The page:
Case law update

An insolvency case law update prepared by Mena Halton, Head of Legal at Manolete Partners PLC.

Lock v Stanley & Anor (Re Edengate Homes (Butley Hall) Ltd) [2021] EWHC 2970 (Ch) (

Hearing dates 28 October, 5 November 2021

Brief Background

On 5 November 2021, His Honour Judge Halliwell sitting as a Judge of the High Court in the Business and Property Court in Manchester dismissed an application under Section 168 (5) Insolvency Act 1986 (“the Application”).

The Application arose out of the insolvent liquidation of Edengate Homes (Butley Hall) Limited (“the Company”). On 24 September 2019 the liquidator assigned causes of action originally vested in the Company and also office holder claims to Manolete Partners Plc (“Manolete”). The Applicant, Mrs Lock, was a member and director of the Company, a Respondent to an application notice issued by Manolete as assignee (“the Main Proceedings”) and claimed to be a creditor of the Company.

The Main Proceedings were issued by Manolete on 20 January 2021 against Mrs Lock and members of her family, seeking relief under the Insolvency Act 1986, the Companies Act 2006 and at common law, the claims having a total quantum of approximately £1.2m.

On 18 February 2021 Mrs Lock issued the Application against the liquidator and the Company to set aside the assignment to Manolete under Section 168 (5) Insolvency Act 1986.

Section 168(5) provides as follows:

“if any person is aggrieved by an act or decision of the liquidator, that person may apply to the court, and the court may confirm, reverse or modify the act or decision complained of, and make such order in the case as it thinks just.”

It was submitted on behalf of Mrs Lock that she had standing to make the application because she is a creditor of the Company, and the liquidator’s decision to enter into the assignment or his act of doing so should be reversed on the basis that they are perverse, owing to his failure to take legal advice or canvass the obvious market for an assignment, namely the target for the relevant claims. Mrs Lock relied on the Court of Appeal decision in re Edennote Ltd [1996] 2 BCLC 389.

HHJ Halliwell first considered whether Mrs Lock had standing to make the Application and concluded that she did not. The judge agreed with the liquidator’s assertion that the applicant did not have standing to apply for relief because her own interest on the facts was adverse to the class interest of the creditors as a whole; her interest was not aligned to that of the creditors, and her real complaint is with the pursuit of the Main Proceedings against herself and her family rather than the contractual relationship between the liquidator and Manolete.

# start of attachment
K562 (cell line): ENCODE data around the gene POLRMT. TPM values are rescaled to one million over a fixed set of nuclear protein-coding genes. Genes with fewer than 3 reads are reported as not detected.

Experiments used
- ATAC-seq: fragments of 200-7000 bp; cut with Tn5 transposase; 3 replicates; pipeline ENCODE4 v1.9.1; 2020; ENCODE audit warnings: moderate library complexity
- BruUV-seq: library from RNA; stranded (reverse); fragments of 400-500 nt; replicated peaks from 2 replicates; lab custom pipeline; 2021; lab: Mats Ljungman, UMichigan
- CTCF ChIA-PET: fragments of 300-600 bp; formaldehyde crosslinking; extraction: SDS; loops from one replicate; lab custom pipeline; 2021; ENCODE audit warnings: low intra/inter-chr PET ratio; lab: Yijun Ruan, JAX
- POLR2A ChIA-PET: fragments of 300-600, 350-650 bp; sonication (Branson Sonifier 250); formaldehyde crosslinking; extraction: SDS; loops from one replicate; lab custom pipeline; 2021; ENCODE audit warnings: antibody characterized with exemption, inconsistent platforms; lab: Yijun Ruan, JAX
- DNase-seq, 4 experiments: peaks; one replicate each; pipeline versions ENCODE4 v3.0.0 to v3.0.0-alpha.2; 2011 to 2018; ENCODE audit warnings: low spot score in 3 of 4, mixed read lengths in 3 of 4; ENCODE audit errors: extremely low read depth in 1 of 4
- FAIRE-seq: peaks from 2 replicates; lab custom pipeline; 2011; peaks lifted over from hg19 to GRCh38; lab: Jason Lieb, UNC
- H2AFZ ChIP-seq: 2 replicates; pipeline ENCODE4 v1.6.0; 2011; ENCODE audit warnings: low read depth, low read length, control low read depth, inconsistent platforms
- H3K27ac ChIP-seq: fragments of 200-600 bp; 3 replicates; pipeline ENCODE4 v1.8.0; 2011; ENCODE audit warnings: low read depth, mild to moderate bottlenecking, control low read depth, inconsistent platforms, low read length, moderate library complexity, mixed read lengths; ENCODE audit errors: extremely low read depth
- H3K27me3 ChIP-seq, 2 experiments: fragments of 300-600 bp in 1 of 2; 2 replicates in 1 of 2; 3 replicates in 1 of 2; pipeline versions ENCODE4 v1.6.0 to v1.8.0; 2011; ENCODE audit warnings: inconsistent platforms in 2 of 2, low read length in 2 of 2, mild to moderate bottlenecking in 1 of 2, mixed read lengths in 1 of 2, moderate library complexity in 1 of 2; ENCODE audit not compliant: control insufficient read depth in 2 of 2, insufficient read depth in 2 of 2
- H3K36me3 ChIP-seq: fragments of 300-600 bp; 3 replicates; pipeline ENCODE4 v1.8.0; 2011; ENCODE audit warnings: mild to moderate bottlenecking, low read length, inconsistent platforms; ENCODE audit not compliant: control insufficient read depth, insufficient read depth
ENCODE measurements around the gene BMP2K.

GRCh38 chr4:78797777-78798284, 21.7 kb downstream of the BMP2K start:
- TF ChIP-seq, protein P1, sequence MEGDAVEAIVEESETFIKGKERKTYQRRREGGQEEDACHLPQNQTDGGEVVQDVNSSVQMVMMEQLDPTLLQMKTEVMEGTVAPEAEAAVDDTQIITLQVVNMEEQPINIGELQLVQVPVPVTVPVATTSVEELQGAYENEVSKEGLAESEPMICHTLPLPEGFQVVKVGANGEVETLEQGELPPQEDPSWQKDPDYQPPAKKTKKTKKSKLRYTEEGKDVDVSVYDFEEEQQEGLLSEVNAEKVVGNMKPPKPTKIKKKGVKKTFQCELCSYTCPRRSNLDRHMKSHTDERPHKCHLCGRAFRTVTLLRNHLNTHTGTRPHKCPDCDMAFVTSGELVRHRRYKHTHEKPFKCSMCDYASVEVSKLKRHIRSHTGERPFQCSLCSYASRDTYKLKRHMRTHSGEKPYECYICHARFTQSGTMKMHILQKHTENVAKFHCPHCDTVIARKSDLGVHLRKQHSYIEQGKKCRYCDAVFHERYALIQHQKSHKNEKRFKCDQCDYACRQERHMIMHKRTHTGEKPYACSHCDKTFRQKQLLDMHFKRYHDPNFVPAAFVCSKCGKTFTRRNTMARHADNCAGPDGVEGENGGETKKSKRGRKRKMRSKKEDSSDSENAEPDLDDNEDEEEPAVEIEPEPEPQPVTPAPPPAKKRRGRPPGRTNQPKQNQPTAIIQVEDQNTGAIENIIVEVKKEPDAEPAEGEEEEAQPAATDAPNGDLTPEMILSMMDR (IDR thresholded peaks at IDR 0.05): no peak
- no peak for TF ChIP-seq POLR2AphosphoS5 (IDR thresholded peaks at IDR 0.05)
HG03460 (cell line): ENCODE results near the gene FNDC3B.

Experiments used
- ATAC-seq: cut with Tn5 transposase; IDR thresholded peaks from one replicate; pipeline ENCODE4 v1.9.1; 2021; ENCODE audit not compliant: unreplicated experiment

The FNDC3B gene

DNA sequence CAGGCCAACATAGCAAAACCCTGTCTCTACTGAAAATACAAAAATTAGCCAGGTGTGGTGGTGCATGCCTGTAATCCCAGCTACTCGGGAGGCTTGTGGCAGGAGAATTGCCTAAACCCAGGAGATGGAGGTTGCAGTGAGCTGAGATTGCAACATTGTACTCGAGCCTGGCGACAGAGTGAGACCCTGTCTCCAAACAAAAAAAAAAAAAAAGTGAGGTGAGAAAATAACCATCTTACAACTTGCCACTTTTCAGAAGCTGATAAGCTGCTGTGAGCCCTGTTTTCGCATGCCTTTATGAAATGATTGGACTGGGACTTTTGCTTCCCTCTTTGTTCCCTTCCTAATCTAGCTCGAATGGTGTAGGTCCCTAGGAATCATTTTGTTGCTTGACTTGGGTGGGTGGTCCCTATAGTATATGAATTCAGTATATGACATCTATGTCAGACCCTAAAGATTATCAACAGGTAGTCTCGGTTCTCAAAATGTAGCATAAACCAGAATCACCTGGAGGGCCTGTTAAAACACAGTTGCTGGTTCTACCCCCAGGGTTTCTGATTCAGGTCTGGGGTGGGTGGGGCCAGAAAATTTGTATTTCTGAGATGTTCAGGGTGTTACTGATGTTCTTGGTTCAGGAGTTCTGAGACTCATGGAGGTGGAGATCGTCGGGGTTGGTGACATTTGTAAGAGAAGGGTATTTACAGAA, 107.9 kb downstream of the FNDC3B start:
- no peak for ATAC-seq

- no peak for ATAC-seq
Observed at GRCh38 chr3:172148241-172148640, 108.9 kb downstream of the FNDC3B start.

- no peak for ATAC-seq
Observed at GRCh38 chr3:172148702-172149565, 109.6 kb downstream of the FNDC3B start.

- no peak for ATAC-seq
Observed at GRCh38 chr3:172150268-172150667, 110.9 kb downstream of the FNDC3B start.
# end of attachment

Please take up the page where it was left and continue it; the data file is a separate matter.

Being satisfied that Mrs Lock did have standing to make the Application, the judge held that, for that reason alone, the Application must be dismissed. However, on the hypothesis that, contrary to his conclusion, Mrs Lock has standing to make the Application, the judge went on to consider whether the assignment to Manolete should be set aside for perversity. Again, on the facts the judge held it should not, recognising that the test of demonstrating perversity as set out in Edennote was a formidable one for an applicant to overcome and reiterating that the court should be reluctant to substitute its own judgment for a liquidator’s decision on what is essentially a “businessman’s decision”. The Edennote test required the judge to be satisfied that the action taken by the liquidator was “so utterly unreasonable and absurd that no reasonable man would do it”. The judge was not satisfied that this was established.

The judge also referred to the judgment of Sir John Vinelott in Edennote where he stated, “it is only in very exceptional circumstances that the court will interfere with the exercise by a liquidator of his discretion to sell the assets of an insolvent company”.

The message for Insolvency Practitioners from this helpful decision is that defendants to assigned claims whose interest conflicts with that of the general body of creditors have no standing to challenge that assignment, and attempts by such defendants to stifle claims in this manner will not succeed. Further, Insolvency Practitioners should be encouraged by this confirmation of the long-standing reluctance of the courts to interfere with commercial decisions made by Insolvency Practitioners, often in challenging circumstances. When assigning claims, Insolvency Practitioners can remain confident that any party seeking to challenge the assignment must clear a very high hurdle to establish perversity.

Content courtesy of IPA corporate partner Manolete Partners PLC.